I took that verse from Carl Orff's Carmina Burana. It means that new love is to die for. But what about old love, when years have passed and things have changed? B made me think about it.
B was in her fourties when she unexpectedly got pregant with her fourth child. It was during her first pregnancy check up that something wrong was detected. Soon after, she was told that she had cervical cancer and she needed to terminate the pregnancy. But by then she was in love with this baby, and she was willing to put off all cancer treatments until he was born. In other words, she was willing to risk her life for this new love.
B gave birth to a healthy baby boy through a C-section, after which she had a hysterectomy and started aggressive chemotherapy. Her cancer is in remission. More than 20 years have passed.
Last time I had lunch with her, she complained bitterly that her useless kids lived at her expense, sucking her blood like parasites, never helping out with housework and not contributing a single cent to the household. Her youngest boy, the cancer baby, had still to complete his GED and he had all the indications that he, too, was not going anywhere in life.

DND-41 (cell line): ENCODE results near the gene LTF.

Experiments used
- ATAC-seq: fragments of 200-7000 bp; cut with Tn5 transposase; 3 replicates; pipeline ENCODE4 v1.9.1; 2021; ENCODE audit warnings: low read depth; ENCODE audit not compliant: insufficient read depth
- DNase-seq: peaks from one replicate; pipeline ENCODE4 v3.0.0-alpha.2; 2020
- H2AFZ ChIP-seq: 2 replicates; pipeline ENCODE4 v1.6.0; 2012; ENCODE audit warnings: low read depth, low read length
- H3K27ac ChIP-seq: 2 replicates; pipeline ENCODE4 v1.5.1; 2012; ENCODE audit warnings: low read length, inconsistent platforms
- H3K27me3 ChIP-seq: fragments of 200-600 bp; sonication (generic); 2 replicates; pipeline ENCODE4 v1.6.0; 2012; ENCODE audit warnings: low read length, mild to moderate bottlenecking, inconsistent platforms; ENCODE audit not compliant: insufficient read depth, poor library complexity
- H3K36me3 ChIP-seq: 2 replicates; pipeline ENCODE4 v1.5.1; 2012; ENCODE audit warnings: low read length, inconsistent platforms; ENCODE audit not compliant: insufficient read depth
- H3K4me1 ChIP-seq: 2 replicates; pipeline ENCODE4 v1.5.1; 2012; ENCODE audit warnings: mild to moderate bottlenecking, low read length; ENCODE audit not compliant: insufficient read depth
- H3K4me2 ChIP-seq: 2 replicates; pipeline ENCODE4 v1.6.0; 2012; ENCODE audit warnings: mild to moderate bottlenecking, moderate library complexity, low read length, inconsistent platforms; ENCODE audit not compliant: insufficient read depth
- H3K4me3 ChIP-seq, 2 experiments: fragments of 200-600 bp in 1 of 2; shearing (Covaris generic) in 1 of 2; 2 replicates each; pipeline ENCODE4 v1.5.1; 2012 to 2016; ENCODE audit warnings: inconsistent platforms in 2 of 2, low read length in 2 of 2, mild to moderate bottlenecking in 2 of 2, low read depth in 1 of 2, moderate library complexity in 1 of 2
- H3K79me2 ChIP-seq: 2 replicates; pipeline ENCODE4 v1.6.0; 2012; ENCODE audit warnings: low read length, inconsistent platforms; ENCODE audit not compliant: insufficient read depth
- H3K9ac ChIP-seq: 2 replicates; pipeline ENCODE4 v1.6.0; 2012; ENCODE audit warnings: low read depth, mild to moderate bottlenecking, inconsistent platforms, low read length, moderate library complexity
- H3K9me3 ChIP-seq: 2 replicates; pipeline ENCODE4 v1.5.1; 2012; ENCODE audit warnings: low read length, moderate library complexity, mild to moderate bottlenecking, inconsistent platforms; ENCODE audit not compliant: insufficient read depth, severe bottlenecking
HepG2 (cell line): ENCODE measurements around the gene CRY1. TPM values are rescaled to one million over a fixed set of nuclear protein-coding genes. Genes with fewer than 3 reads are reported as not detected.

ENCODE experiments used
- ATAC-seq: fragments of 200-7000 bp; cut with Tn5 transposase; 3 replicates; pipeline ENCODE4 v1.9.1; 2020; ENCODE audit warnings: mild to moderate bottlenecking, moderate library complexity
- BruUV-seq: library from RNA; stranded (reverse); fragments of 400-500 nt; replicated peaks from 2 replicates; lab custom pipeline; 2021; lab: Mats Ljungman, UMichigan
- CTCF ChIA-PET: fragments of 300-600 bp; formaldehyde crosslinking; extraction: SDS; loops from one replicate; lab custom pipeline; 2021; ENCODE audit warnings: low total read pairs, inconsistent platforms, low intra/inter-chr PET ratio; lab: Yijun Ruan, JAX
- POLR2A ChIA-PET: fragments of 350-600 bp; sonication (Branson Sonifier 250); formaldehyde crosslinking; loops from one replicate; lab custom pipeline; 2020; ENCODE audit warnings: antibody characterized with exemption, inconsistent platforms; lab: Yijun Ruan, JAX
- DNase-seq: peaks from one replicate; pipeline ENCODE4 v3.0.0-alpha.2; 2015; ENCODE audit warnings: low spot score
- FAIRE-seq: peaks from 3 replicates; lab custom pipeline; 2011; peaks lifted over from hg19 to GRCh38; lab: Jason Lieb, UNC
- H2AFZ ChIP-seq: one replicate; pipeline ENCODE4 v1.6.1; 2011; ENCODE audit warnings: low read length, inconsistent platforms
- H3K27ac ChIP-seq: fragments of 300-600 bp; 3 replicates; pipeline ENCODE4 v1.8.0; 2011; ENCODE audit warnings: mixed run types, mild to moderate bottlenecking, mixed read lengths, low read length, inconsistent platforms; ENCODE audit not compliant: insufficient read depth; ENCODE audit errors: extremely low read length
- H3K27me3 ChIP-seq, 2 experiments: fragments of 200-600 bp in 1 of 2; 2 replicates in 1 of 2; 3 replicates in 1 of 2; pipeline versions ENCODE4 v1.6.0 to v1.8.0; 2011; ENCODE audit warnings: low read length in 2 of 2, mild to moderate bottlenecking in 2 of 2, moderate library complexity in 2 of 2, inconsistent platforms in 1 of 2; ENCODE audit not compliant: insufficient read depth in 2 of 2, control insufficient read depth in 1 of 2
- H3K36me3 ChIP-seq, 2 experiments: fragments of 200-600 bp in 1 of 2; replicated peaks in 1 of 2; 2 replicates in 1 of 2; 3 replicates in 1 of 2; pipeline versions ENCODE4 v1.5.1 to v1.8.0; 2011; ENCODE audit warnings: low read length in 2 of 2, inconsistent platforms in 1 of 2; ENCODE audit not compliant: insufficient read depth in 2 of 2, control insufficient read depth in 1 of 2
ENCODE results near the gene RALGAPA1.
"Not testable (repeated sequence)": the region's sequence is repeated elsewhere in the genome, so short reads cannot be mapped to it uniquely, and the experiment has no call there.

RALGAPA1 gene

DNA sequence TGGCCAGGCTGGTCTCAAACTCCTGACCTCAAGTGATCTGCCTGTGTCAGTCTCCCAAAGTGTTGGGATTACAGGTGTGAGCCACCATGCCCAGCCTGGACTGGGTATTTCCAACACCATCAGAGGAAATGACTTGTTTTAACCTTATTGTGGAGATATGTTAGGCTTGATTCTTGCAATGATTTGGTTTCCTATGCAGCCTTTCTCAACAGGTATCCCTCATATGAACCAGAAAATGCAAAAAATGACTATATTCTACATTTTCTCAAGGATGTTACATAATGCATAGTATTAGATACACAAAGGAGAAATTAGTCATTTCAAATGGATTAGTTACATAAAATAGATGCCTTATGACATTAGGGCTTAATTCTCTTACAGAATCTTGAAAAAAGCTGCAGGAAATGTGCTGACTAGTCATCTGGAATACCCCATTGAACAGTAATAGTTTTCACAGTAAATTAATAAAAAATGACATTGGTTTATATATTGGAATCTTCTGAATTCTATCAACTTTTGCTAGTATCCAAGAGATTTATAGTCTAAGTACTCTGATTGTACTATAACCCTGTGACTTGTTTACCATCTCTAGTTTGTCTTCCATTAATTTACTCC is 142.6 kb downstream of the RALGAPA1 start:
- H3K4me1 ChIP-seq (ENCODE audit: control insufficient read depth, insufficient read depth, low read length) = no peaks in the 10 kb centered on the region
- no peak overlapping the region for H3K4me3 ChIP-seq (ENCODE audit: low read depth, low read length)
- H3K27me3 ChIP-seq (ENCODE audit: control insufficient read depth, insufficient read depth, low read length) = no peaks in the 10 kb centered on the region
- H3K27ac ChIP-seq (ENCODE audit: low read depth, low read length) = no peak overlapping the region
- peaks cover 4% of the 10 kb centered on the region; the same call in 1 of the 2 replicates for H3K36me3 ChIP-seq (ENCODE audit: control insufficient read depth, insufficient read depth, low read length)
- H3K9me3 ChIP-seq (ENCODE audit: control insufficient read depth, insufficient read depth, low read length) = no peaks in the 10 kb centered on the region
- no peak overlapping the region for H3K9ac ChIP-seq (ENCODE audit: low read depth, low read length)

I asked her what she thought would be best, thinking that maybe she needed to ask the older siblings to pay rent or help out with some bills. Her answer? "I want them all OUT!!!! It's time for me to enjoy life!!! I should not have to worry about lazy bums partying all night and coming back home drunk!!!"
Basically, she would prefer that they all disappeared from her life. I suspect she does not really want that, but just the fact that she said it out loud tells me a lot about "old love".
I loved my baby the moment I saw a heartbeat, and I would have died for him. Would I still want him around me 20 years from now? I want to say yes, because my love for him was so strong that I really wanted to die after he was gone. I tell myself that he would have been a good student and a productive person, just like his parents. But what do I know?